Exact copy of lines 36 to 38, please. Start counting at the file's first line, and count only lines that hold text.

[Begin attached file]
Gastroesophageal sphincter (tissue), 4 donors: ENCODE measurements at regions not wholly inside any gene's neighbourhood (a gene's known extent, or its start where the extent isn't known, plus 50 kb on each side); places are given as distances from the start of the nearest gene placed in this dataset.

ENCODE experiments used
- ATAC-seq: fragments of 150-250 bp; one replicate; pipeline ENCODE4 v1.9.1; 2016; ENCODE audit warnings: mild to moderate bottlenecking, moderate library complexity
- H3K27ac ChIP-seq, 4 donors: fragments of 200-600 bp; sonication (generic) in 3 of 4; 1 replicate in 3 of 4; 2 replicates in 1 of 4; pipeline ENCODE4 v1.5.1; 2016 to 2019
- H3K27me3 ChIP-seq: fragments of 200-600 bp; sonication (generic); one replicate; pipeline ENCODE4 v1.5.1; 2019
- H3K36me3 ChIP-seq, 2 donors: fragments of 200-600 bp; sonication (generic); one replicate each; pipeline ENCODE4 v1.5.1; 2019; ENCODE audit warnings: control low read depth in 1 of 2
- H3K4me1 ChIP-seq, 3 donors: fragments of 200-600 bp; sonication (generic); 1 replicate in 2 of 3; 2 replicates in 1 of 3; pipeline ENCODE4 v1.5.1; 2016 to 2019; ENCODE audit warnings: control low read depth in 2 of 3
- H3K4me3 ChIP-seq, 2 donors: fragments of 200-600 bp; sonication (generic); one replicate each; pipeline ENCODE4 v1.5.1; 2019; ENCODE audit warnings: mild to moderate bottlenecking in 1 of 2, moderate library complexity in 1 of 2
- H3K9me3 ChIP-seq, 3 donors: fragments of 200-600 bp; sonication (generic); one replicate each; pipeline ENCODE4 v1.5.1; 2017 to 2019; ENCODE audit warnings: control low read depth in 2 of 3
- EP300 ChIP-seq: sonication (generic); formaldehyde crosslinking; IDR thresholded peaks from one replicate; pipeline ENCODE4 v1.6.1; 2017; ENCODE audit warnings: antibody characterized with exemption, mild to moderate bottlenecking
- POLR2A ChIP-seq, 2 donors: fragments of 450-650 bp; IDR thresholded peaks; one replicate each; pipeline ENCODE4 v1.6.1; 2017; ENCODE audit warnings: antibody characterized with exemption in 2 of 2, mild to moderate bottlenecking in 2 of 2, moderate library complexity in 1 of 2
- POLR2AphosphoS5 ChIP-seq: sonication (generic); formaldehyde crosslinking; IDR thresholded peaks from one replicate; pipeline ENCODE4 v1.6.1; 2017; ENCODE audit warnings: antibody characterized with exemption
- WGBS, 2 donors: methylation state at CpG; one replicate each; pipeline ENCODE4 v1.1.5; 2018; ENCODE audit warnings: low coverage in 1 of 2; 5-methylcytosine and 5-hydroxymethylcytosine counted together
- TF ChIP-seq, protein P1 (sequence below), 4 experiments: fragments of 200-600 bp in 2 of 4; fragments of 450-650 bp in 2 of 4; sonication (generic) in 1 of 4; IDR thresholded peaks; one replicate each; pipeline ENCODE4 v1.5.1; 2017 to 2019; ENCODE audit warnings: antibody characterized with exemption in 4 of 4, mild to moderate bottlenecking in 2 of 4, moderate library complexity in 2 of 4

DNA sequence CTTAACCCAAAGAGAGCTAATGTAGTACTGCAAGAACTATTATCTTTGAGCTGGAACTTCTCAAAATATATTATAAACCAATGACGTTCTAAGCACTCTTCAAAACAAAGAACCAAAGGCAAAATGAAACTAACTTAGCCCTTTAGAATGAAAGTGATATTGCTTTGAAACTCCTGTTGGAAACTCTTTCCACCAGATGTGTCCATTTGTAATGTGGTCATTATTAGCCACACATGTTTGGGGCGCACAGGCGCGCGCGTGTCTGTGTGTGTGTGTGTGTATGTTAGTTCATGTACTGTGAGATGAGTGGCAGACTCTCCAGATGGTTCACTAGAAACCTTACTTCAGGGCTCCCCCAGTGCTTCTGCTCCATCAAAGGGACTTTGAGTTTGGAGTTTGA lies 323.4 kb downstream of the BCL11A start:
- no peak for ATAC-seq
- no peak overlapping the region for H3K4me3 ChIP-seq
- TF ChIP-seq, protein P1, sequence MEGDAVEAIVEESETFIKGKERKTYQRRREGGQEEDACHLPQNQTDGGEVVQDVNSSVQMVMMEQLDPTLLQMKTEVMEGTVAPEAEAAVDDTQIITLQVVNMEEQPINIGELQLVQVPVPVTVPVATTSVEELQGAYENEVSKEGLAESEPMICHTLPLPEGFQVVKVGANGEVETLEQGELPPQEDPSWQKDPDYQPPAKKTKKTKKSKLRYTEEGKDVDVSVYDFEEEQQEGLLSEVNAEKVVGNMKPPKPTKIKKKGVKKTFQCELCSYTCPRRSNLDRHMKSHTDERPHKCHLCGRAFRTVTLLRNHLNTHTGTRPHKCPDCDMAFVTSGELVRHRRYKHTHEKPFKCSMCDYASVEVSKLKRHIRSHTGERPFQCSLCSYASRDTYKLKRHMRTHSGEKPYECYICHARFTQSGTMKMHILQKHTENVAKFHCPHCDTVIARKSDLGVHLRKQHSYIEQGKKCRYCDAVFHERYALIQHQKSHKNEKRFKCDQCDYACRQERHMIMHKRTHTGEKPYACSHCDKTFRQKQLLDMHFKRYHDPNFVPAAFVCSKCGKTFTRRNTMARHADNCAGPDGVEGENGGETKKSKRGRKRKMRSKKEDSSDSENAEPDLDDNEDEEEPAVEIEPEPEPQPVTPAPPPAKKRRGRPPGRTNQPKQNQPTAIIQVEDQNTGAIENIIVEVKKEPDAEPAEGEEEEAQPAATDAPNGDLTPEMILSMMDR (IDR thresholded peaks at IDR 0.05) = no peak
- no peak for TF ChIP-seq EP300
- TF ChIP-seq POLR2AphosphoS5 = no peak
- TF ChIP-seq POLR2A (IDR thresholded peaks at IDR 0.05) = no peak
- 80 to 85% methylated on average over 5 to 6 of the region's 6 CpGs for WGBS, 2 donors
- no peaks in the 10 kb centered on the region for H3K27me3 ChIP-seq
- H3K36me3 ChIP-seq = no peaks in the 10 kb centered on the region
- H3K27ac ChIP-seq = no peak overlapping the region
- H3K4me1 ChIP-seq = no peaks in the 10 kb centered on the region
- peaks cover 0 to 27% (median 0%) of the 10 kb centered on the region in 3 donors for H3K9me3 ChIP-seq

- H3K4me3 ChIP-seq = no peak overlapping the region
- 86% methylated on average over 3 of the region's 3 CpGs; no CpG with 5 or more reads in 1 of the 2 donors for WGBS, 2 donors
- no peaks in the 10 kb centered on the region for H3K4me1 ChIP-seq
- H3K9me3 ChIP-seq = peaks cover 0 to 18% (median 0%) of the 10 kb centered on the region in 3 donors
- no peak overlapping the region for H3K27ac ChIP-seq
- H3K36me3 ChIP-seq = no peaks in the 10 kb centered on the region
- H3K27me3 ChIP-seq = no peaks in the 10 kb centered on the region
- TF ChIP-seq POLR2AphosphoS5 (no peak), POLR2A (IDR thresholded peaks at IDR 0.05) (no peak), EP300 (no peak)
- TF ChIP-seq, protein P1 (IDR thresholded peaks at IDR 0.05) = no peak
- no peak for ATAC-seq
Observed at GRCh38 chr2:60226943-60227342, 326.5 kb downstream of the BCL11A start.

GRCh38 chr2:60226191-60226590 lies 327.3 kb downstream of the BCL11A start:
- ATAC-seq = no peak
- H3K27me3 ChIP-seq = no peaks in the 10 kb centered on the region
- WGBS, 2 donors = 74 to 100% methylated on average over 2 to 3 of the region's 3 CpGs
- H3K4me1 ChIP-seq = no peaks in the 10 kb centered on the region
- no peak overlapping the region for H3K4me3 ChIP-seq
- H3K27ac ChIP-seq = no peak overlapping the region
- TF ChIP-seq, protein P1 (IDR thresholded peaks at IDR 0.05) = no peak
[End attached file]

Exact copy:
- TF ChIP-seq, protein P1 (IDR thresholded peaks at IDR 0.05) = no peak
- no peak for ATAC-seq
Observed at GRCh38 chr2:60226943-60227342, 326.5 kb downstream of the BCL11A start.